In Tanzania, young women aged 15–24 are at high risk for HIV and nearly half (45%) of women experience pregnancy or childbirth before age 19. The HIV epidemic has motivated many parents to overcome cultural taboos and talk with their children about sexuality, but few studies in
Tanzania have examined how young adults perceive these discussions. In-depth interviews with 31 Tanzanian college women (ages 18–25) reveal how they make sense of sexuality messages from mothers that are sometimes vague, admonishing and fear-based. Participants identified how mothers
focused on the health, educational and social consequences of premarital sex and emphasised the avoidance of men as a strategy to maintain virginity. Mothers avoided providing specific information about safer-sex practices, or strategies to negotiate romantic relationships, sexual pressures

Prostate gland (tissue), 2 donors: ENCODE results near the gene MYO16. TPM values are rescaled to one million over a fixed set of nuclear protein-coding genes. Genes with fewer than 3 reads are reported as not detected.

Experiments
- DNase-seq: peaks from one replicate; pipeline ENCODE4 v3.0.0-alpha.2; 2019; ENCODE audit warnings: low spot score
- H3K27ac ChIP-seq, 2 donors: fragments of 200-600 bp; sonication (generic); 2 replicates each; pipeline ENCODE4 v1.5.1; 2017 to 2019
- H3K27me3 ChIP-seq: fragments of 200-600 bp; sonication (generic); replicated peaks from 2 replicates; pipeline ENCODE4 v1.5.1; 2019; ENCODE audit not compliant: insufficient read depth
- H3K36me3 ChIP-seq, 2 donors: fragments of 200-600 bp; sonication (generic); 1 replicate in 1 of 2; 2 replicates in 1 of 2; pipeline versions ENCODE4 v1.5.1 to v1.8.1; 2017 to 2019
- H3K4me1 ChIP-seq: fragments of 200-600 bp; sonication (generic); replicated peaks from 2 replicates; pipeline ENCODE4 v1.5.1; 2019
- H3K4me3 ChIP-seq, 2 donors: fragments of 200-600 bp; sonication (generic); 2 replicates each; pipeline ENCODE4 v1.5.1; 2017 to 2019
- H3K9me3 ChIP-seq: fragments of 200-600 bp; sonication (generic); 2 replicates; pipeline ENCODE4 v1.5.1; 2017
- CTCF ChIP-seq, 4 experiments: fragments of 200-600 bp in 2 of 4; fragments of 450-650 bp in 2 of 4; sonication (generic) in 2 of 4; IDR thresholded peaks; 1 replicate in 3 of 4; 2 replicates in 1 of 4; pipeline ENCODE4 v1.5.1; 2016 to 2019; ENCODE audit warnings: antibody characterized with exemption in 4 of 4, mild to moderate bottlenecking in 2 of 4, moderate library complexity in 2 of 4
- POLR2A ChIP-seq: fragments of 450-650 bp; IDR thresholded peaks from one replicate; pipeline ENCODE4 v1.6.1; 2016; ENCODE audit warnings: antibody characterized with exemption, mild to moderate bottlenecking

or sexual desires. Findings offer insight into how relational and cultural contexts influence mothers’ sexual socialisation and can inform education and intervention approaches that consider the changing cultural landscape. Future qualitative research with mothers is recommended to develop
programmes that are more responsive to mothers’ and daughters’ needs.
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Document Type: Research Article
Department of Human Development, Washington State University, Pullman, WA, USA
Department of Family Social Science, University of Minnesota, St Paul, MN, USA
Department of Human Development, Washington State University, Vancouver, WA, USA
November 2, 2018
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